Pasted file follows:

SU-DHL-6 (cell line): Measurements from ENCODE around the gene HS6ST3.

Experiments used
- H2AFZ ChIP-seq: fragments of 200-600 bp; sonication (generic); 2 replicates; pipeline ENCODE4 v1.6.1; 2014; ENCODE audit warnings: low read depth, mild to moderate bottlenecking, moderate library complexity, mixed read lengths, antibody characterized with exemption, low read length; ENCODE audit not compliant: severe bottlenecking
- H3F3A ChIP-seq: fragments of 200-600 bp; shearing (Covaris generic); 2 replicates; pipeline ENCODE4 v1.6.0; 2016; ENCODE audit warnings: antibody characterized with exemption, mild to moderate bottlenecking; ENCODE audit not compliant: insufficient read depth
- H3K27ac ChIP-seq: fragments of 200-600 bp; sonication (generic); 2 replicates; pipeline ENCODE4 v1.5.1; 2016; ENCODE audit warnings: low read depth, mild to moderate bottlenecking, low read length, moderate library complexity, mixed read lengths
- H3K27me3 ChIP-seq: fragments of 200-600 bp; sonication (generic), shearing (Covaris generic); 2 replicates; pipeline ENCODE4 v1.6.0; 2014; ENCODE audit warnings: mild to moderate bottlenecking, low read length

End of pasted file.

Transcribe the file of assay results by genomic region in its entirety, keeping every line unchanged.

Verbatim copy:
SU-DHL-6 (cell line): Measurements from ENCODE around the gene HS6ST3.

Experiments used
- H2AFZ ChIP-seq: fragments of 200-600 bp; sonication (generic); 2 replicates; pipeline ENCODE4 v1.6.1; 2014; ENCODE audit warnings: low read depth, mild to moderate bottlenecking, moderate library complexity, mixed read lengths, antibody characterized with exemption, low read length; ENCODE audit not compliant: severe bottlenecking
- H3F3A ChIP-seq: fragments of 200-600 bp; shearing (Covaris generic); 2 replicates; pipeline ENCODE4 v1.6.0; 2016; ENCODE audit warnings: antibody characterized with exemption, mild to moderate bottlenecking; ENCODE audit not compliant: insufficient read depth
- H3K27ac ChIP-seq: fragments of 200-600 bp; sonication (generic); 2 replicates; pipeline ENCODE4 v1.5.1; 2016; ENCODE audit warnings: low read depth, mild to moderate bottlenecking, low read length, moderate library complexity, mixed read lengths
- H3K27me3 ChIP-seq: fragments of 200-600 bp; sonication (generic), shearing (Covaris generic); 2 replicates; pipeline ENCODE4 v1.6.0; 2014; ENCODE audit warnings: mild to moderate bottlenecking, low read length